The historic, but not historically unprecedented, 2020 wildfires in the Pacific Northwest, USA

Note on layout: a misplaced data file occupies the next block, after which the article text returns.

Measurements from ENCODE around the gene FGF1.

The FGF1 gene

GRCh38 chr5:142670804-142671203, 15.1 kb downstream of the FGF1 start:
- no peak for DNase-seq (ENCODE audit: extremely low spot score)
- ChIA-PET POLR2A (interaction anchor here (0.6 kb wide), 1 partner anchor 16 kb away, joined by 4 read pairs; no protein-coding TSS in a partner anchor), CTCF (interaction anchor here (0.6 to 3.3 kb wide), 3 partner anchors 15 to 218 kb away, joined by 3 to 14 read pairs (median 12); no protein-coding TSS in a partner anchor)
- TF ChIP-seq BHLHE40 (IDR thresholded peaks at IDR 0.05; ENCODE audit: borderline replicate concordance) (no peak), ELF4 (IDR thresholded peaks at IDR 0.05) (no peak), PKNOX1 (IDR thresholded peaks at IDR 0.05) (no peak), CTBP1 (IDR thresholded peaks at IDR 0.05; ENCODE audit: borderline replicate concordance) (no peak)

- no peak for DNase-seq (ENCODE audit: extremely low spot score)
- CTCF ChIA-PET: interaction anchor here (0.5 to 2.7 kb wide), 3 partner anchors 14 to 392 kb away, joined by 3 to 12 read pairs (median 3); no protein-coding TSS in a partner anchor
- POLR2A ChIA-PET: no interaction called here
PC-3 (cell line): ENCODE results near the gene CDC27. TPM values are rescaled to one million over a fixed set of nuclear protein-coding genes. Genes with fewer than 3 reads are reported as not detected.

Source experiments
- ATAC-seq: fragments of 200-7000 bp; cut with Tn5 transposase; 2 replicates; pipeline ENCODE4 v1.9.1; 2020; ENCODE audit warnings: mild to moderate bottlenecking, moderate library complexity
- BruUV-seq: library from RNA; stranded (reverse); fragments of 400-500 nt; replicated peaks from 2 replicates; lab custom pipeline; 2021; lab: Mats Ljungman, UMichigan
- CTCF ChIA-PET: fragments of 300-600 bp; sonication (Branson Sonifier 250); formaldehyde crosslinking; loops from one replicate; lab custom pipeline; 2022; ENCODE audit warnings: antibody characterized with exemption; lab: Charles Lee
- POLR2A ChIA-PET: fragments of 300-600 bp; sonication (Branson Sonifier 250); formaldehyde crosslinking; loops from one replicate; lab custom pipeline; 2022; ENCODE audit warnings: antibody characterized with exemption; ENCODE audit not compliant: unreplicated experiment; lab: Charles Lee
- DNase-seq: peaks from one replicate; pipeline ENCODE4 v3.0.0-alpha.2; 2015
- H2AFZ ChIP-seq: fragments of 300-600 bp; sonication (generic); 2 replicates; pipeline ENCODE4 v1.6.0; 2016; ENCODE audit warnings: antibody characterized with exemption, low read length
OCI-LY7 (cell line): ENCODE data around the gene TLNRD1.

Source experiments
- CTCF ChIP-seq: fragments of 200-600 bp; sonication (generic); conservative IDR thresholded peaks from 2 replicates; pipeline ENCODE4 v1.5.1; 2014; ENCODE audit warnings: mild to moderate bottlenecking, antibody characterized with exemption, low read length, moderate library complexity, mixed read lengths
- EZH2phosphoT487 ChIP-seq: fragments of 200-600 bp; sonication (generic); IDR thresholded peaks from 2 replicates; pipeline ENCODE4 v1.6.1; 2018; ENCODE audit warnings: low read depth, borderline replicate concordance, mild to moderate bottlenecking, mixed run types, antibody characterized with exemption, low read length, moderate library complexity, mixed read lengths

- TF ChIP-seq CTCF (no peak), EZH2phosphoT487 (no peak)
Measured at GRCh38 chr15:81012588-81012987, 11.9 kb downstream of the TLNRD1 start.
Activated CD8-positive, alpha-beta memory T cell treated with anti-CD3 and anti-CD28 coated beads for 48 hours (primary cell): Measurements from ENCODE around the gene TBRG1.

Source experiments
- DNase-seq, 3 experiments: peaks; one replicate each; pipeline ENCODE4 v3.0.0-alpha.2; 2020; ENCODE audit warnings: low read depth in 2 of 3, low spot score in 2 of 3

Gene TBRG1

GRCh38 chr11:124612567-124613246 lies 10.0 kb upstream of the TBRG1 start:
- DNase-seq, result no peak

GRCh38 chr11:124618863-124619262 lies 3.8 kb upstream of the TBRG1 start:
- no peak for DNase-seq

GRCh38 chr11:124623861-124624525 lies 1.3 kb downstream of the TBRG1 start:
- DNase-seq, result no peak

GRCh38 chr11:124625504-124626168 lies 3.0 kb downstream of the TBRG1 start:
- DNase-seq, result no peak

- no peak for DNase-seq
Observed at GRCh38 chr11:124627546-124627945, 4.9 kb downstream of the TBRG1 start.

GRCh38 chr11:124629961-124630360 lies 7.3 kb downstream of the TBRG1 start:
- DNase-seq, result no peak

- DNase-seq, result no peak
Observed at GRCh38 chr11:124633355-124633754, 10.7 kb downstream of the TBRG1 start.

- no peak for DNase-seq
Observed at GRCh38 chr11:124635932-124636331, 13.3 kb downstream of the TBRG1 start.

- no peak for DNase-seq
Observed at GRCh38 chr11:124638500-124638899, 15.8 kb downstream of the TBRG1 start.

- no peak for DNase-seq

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Reports from the early 1900s, along with paleo- and dendro-ecological records, indicate similar and potentially even larger wildfires over the past millennium, many of which shared similar seasonality (late August/early September), weather conditions, and even geographic locations. Consistent with the largest historical fires, strong east winds and anomalously dry conditions drove the rapid spread of high-severity wildfire in 2020. We found minimal difference in burn severity among stand structural types related to previous management in the 2020 fires. Adaptation strategies for similar fires in the future could benefit by focusing on ignition prevention, fire suppression, and community preparedness, as opposed to fuel treatments that are unlikely to mitigate fire severity during extreme weather. While scientific uncertainties remain regarding the nature of infrequent, high-severity fires in westside forests, particularly under climate change, adapting to their future occurrence will require different strategies than those in interior, dry forests.

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